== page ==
Carnegie Hall+ Mines the Archives for Leonard Bernstein Footage

Curated by the Hall, the Collection includes an extensive collection of live performances, broadcasts, and documentaries

By Laurence VittesFrom the March-April 2024 issue of Strings Magazine

More so than 2022’s depiction of a fictional conductor named Lydia Tár, last year’s Maestro biopic of Leonard Bernstein has mobilized interest in classical music and in ways befitting the stature of a man and musician who made classical music cool. Inspired by the 80th anniversary of Bernstein’s first appearance at Carnegie Hall and taking full advantage of film’s presence and popularity, the premium subscription video-on-demand channel Carnegie Hall+ has started out the year by focusing its attention on exploring the invaluable archive of Bernstein materials available through Unitel’s vast catalog of classical music for audiovisual media.

Curated by the Hall, the Leonard Bernstein Collection captures the charismatic intensity of the performer and the mood of the times through which he lived, with an extensive collection of live performances, broadcasts, and documentaries. There’s a newly remastered performance of Mahler’s “Resurrection” Symphony in London’s Ely Cathedral that was featured prominently in Maestro. A sexy Rhapsody in Blue has Bernstein at the keyboard channeling Gershwin, who was one of his idols; a Schumann Cello Concerto with Mstislav Rostropovich backed by the Orchestre National de France is an ultra-Romantic ménage à trois; and an electrifying Tchaikovsky Fifth Symphony with the Boston Symphony Orchestra at Tanglewood marks the 100th anniversary of his beloved mentor Serge Koussevitzky’s birth. Complete Beethoven and Mahler cycles with the Vienna Philharmonic recorded live in Vienna invite dangerous bingeing.

Documentaries include an inside look at the creation of West Side Story and the historic Christmas Day performance in 1989 of Beethoven’s Ninth Symphony commemorating the fall of the Berlin Wall. There’s the 1984 BBC documentary The Little Drummer Boy: Bernstein on Mahler, and Leonard Bernstein: A Genius Divided, providing substantial zeitgeist that Maestro lightly skates. For a deeper, more serious look at the musical, political, and personal controversies, the selection of letters edited by Nigel Simeone is a good place to start.


Upcoming highlights for 2024 will include selections from Bernstein’s trailblazing Young People’s Concerts, which made a tremendous impact when first broadcast on Omnibus in 1958 in a television studio on which the floor had been painted with a huge blow-up of the first page of the score to Beethoven’s Fifth Symphony.

Launched in 2021, Carnegie Hall+ was created through a partnership between Carnegie Hall and Unitel. Carnegie Hall’s executive and artistic director, Clive Gillinson, explains, “Hundreds of hours of programming have been specially curated with all arts lovers—from casual viewers to aficionados—in mind, all at an affordable price. When watching the channel, in addition to the Bernstein Collection, subscribers can journey to the Salzburg Festival in Austria, the BBC Proms in London, or watch the Vienna Philharmonic perform in the Golden Hall of the Musikverein in Vienna, plus much more.”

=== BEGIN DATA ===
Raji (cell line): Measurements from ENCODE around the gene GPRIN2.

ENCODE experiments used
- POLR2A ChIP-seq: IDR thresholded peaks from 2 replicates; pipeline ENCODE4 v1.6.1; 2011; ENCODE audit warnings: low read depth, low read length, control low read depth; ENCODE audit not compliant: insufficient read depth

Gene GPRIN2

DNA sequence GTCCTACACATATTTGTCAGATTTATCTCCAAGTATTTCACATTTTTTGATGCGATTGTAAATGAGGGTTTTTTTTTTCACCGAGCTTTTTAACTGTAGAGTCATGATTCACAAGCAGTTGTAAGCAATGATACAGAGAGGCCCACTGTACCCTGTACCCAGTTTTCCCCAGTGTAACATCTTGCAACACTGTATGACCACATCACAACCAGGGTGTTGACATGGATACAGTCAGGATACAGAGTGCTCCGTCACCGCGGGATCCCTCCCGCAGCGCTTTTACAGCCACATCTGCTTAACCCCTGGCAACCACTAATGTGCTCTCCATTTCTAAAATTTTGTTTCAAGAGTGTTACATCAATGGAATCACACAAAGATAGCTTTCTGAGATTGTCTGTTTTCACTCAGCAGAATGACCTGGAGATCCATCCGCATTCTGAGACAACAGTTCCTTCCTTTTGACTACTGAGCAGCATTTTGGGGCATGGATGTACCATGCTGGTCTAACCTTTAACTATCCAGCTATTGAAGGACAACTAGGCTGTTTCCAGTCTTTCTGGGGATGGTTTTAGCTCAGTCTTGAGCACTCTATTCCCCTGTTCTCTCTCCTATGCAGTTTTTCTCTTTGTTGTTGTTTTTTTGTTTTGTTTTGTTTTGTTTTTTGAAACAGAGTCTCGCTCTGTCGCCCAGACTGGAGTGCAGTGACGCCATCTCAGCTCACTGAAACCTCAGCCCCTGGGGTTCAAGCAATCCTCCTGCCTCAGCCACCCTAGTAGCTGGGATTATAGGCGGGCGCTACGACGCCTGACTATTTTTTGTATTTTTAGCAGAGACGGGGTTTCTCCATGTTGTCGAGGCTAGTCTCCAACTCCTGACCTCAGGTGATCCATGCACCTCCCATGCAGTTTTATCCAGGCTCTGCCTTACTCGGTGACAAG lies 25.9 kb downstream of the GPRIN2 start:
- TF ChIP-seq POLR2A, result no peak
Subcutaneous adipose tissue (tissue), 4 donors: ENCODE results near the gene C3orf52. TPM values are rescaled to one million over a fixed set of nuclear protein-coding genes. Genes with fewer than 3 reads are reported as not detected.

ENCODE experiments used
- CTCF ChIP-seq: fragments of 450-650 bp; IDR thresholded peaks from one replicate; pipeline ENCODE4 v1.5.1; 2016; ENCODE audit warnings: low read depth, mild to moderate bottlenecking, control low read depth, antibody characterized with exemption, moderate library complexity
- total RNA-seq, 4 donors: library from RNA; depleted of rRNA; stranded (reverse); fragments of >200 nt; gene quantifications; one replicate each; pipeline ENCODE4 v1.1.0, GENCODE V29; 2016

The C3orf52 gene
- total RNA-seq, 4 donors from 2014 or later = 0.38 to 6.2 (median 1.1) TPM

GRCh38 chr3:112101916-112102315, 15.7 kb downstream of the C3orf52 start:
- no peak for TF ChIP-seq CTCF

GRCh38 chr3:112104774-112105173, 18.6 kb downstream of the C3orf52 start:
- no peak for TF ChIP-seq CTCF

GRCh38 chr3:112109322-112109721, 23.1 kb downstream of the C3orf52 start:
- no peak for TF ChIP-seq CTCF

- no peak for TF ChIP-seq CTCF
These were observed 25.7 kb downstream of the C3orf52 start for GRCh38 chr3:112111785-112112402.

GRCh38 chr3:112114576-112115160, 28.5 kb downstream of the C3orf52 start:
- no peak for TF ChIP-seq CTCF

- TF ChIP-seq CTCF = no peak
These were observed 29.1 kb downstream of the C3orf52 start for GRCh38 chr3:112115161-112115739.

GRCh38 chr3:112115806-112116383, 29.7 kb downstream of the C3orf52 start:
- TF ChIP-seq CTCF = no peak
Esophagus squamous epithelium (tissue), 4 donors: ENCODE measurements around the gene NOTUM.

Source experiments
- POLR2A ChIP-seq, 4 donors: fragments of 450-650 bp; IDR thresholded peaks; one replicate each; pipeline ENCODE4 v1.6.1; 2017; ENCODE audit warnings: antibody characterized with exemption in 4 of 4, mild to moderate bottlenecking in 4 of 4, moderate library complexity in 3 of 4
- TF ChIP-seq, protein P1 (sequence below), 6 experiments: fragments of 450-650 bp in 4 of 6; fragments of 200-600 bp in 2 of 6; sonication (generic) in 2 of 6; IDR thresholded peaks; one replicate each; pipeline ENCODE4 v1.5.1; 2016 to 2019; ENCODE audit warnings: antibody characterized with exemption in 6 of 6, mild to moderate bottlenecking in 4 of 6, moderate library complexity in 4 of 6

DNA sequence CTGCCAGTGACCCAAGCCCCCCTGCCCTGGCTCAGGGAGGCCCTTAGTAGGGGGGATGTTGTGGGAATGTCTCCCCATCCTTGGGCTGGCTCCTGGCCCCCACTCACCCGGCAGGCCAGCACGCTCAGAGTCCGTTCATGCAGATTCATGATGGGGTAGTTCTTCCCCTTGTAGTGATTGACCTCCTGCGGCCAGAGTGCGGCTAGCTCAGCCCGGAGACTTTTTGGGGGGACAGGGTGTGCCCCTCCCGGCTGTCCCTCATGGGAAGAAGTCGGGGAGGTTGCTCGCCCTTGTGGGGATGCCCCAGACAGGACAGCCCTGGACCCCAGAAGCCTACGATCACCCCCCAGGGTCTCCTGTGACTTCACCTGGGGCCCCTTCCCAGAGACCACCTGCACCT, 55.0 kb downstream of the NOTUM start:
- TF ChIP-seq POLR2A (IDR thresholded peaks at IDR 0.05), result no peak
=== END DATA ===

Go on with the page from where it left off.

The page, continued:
And what doesn’t appear on archival footage persists in the public consciousness through letters and memoirs. Kenneth Goldsmith of the Mirecourt Trio and the Shepherd School of Music, who studied under Toscanini’s concertmaster Mischa Mischakoff, played for Bernstein at the Casals Festival in 1965 and recounted in a memoir how the conductor “played jazz backstage at the rehearsals with several orchestra members.” 


Three years earlier, Goldsmith had attended one of the last New York Philharmonic Sunday afternoon matinees in Carnegie Hall, before Lincoln Center opened in 1962. “The acoustics were magnificent. There were students (tickets were $.50) and dowagers and older couples who were enjoying a cultural outing in the afternoon. It was fascinating to see Rolls-Royces, Bentleys, and limousines parked three-deep around Carnegie!

“At that time Leonard Bernstein was determined to bring modern and avant-garde composers to his audiences, even to this rather staid Sunday afternoon audience, and he had no mercy! On one Sunday that I attended, he programmed a rather long, insistently dissonant, and very loud work! At the midpoint of the work, there was a gigantic crescendo, with an abrupt cut-off… and a woman’s voice was heard announcing in a clarion voice, ‘Why, I always fry mine in lard!’” Goldsmith claimed that “this excellent culinary advice was reported with glee by the critics of both the Times and the Post.”


As conflicted as Bernstein was about being accepted as a serious composer, the enduring success of his operas and operettas recall Brahms saying that he would have given anything to have written Johann Strauss Jr.’s The Blue Danube waltz. In this case, it was Bernstein’s younger colleague Carlos Kleiber who wrote to him in 1989 on behalf of his 24-year-old son: “Here is a CD of West Side Story. Do you by any means think it possible for you to sign the first CD of the set (on the label side with an indelible thingamajig) with a dedication to Marko Kleiber?”

And it was Miles Davis who wrote to Bernstein in 1988, “I think about the time when my wife, who was the lead dancer in West Side Story, said to me, ‘Leonard wants you to think about playing this music,’ and I replied, ‘How am I going to play this corny shit?’ Needless to say, it turned out to be a classic. You are one of America’s true geniuses, along with Monk, Gillespie, Mingus, and Parker.”